Horned larks are back in the valley.
Horned owls are back on their nests.
These are signs of spring in the Red River Valley.
Both are right on time.
Horned larks are among the earliest spring migrants here, and great horned owls are the earliest nesters.
Great horned owls are usually on nests by late February, and this year is not an exception. Reports of nesting owls began about a fortnight ago.
These owls are “platform nesters,” and they occupy platforms constructed by other species, especially hawks and crows. Hawks will surrender their nests to the larger, more offensively armed owls, but crows harry the owls, sometimes driving them away from nests.
Horned owl nests are often found in rural shelterbelts, but the birds also nest in the forest along the Red River, including the city of Grand Forks itself. In especially favorable habitat, nesting density may reach one per square mile. It’s considerably less in our area; the Red River Valley simply doesn’t have enough trees or enough prey species to support a large great horned owl population.
Great horned owls are our most lethal predators. They can take prey as large as gray squirrels, which weigh almost as much as the owl itself. Neither squirrel nor rabbit is safe inside an owl’s hunting territory.
Other birds, however, don’t appeal so much to owls.
For their part, horned larks are more peaceable birds. They occur in widely dispersed flocks, giving one another plenty of personal space.
Horned larks are birds of empty landscapes, and open space is characteristic of the Red River Valley.
This suits horned larks well. They require little in terms of shelter, showing up in bare fields and along roadsides. There they glean whatever seeds they find spilled.
The horned larks are early migrants partly because they are tough birds, well able to survive wind and late snow.
But they also don’t have far to go. Horned larks spend the winter just south of the snow line. In many years, this means areas just to the west and south of the valley. This year, the snow line extended farther south. Southwestern North Dakota had heavy snow much of the winter.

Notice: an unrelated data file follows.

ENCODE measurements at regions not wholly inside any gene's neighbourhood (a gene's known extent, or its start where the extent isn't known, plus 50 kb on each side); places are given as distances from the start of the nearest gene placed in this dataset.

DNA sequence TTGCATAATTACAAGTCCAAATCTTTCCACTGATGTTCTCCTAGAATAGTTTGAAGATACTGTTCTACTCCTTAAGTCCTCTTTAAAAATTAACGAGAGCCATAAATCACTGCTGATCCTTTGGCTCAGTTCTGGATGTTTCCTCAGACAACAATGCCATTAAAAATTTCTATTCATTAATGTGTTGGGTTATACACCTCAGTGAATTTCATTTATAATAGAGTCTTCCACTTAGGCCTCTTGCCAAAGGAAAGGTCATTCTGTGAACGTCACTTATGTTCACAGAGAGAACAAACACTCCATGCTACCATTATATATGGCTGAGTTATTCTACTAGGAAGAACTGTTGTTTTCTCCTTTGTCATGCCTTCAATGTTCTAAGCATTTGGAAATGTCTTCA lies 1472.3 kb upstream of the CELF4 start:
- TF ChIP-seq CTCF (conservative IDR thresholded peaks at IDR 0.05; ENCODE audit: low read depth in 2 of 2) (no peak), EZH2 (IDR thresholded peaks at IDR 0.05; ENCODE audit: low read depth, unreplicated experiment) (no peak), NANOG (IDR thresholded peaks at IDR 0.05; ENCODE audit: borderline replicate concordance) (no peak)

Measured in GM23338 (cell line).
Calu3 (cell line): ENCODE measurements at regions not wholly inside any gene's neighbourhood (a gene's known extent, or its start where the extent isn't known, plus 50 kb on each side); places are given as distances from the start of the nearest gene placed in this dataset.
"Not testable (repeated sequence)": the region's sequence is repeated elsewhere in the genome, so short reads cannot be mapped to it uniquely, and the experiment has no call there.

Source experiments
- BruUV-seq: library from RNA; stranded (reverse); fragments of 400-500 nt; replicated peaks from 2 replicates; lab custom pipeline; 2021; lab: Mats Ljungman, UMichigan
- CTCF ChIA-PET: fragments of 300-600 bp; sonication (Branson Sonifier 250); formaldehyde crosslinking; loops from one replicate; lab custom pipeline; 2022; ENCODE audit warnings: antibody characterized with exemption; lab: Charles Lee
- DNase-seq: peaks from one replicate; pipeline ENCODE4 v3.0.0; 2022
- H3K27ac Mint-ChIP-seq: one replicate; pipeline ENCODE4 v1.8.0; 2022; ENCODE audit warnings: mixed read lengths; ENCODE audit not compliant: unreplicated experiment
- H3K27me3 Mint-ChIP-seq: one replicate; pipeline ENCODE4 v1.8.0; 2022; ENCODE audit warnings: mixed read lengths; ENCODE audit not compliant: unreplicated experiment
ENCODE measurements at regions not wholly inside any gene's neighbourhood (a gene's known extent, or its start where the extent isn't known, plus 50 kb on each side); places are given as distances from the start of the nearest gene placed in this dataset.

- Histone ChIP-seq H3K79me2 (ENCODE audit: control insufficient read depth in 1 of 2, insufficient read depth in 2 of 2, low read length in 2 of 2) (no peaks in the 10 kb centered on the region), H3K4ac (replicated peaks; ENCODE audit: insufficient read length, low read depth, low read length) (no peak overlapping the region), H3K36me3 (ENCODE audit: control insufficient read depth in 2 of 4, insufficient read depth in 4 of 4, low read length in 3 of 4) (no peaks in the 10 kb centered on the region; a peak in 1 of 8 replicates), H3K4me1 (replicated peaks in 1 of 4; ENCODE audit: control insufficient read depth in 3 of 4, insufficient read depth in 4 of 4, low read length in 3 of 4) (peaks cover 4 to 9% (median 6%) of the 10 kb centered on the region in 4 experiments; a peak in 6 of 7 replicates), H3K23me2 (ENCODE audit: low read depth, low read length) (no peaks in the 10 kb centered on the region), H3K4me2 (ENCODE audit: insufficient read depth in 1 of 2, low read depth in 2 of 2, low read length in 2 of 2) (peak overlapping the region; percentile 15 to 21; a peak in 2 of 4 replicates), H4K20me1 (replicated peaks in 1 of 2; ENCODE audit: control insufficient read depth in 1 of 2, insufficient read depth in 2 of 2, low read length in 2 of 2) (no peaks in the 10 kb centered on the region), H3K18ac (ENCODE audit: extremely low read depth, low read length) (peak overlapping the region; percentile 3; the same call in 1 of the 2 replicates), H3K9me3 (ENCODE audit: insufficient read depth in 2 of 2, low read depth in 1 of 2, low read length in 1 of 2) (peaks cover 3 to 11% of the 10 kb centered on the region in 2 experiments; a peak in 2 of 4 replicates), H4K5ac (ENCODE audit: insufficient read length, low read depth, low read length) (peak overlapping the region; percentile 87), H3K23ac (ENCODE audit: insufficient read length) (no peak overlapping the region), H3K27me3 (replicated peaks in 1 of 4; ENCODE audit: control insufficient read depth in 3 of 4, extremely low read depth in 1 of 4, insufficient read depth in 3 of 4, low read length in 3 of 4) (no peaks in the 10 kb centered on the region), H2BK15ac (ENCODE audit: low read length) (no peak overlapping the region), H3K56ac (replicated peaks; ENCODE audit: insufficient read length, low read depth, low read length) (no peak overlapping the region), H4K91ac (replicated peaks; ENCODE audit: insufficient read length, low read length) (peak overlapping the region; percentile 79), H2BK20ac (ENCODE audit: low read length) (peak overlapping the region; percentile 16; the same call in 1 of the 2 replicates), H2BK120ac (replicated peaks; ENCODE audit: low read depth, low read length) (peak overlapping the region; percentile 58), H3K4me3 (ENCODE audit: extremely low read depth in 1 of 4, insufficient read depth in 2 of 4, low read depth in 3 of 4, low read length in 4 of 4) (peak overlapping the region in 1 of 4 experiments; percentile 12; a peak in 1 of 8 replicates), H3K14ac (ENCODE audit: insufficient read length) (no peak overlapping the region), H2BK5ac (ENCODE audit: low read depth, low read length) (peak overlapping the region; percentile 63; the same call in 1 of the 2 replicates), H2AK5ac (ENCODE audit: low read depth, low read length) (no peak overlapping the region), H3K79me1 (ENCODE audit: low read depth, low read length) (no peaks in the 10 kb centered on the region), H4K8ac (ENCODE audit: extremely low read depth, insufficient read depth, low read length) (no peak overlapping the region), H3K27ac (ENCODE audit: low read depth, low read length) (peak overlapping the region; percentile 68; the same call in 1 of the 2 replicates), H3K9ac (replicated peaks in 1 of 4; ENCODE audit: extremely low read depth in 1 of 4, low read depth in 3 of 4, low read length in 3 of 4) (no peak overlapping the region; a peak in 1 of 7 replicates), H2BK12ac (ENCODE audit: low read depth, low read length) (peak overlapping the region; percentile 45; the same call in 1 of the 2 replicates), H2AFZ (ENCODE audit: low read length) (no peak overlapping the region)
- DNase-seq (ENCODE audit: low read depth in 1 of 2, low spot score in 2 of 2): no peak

As soon as bare patches appear in the snow, the horned larks appear in the landscape. This brought them into the valley about mid-February, perhaps a few days later than usual. Last year, I saw horned larks for the first time during the first week in February; this year, my first horned lark was spotted Feb. 12.
The horned lark is a member of the lark family, unlike the meadowlark, North Dakota’s state bird, which is more closely related to the blackbirds. Blackbirds are New World birds. The larks are an Old World family. In fact, the horned lark is the only lark family member native to the Western Hemisphere. One other, the skylark, has become established in some areas. It was introduced by the same literary enthusiasts who brought us the house sparrow in an effort to make every bird mentioned by Shakespeare at home in North America.
As it happens, the horned lark could serve quite well as Shakespeare’s lark. Like the skylark, it is an accomplished singer, producing what is often and well described as “a sweet and delicate tinkling.” Others, less charitably, suggest it sounds like a squeaky fence. Both of these descriptions occur in the monograph on the species, part of “The Birds of North America.” Published by the American Ornithologists’ Union, this series is my go-to source for information about North American birds.
The horned lark occurs across the continent, except in wooded areas. Even there, it is among the first birds to show up when landscapes are cleared. Thus, it is more widespread now than it probably was before European settlement.
The horned lark and the horned owl are not alone among the avian signs of spring.
Bald eagles seem more numerous this year than I remember them being. This may be due partly to the fact that I am driving back and forth to Bismarck on a weekly basis, and so I see eagles along the roadsides, feeding on roadkill exposed by the ongoing thaw.
Official statistics show an increasing population of eagles, however, and nesting eagles are becoming more frequent.
Eagles are platform nesters. They add material to their nests year after year.
Perhaps some returning eagles will find that horned owls have moved in.